Most experimental fusion reactors use quasi-neutral plasma as the working substance. However, there are numerous advantages to using a non-neutral plasma:

  1. Ease of confinement. Pure proton gases have very long confinement times, and with special setups, can actually be confined indefinitely. Compare this to non-neutral plasmas, which have very short confinement times.
  2. Reduction of bremsstrahlung losses. Bremsstrahlung losses are one of the prime sources of energy loss in fusion reactors. However, according to the Larmor formula, this loss is proportional to $m^{-4}$ in toroidal setups. Just by expelling all electrons, bremsstrahlung losses can be reduced by a factor of $10^{13}$. Wouldn't it be advantageous to increase the mass of your ions as much as possible - say, by using heavier atoms and expelling all electrons?
  3. It seems that almost all the heating methods used for neutral plasmas can be used for non-neutral ones (microwave heating, neutral beam injection, etc.)
  4. Creating non-neutral plasma isn't difficult - ionizing species is not a difficult task, and the energy investment isn't too high. Furthermore, these "waste electrons" could be reused in some type of direct energy conversion scheme.

While I understand that Coulomb forces would be great, leading to increased mechanical stress, I don't see how this invalidates the technology. Many places are experimenting with non-neutral plasmas, and they seem so attractive that I don't see why they are so unpopular.

  • $\begingroup$ I imagine creating a non-neutral plasma of sufficient density requires a tremendous amount of energy. Then you add in the necessity to overcome the huge Coulomb barriers. In a typical quasi-neutral plasma, the Debye length is on the order of microns which is advantageous for charge-charge collisions. $\endgroup$ Commented Apr 22, 2020 at 15:43

1 Answer 1


While I understand that Coulomb forces would be great, leading to increased mechanical stress, I don't see how this invalidates the technology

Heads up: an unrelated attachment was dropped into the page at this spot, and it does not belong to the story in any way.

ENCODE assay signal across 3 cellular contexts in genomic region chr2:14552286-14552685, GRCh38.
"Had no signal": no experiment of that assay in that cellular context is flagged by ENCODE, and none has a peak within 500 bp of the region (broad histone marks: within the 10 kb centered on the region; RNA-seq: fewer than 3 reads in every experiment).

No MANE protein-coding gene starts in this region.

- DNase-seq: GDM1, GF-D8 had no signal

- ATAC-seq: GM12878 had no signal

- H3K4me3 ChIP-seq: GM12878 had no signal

It's called beta.

First off, you promote bremsstrahlung to a unique position as a loss mechanism. Conduction and other radiative effects are more important in energy terms, and these generally increase with mass. This is why so much of modern design is devoted to various scrape-off systems and divertor designs that remove high-mass or low-energy particles from the plasma.

So even if you solve all of these problems, the issue is that you are spending more of your magnetic energy simply keeping the particles in place, as opposed to increasing their reaction rate. Beta is basically a direct measure of economic performance, as magnet power scales with size and thus expense. Anything that lowers the beta, which pure protonium would do, reduces the economic performance of the system.

Many places are experimenting with non-neutral plasmas

Most of them are woo. A good example is the polywell, where its proponents spend years stating that quasi-neutral considerations in Rider's work, only to find that the system never really worked.

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    $\begingroup$ The polywell is presumably also where OPs focus on bremsstrahlung losses comes from. Polywell and other charged inertial confinement concepts have been shown to suffer majorly from bremsstrahlung. $\endgroup$ Commented May 12, 2020 at 15:03
  • $\begingroup$ Good point. As noted above, however, it appears this design simply doesn't work. $\endgroup$ Commented May 12, 2020 at 15:23

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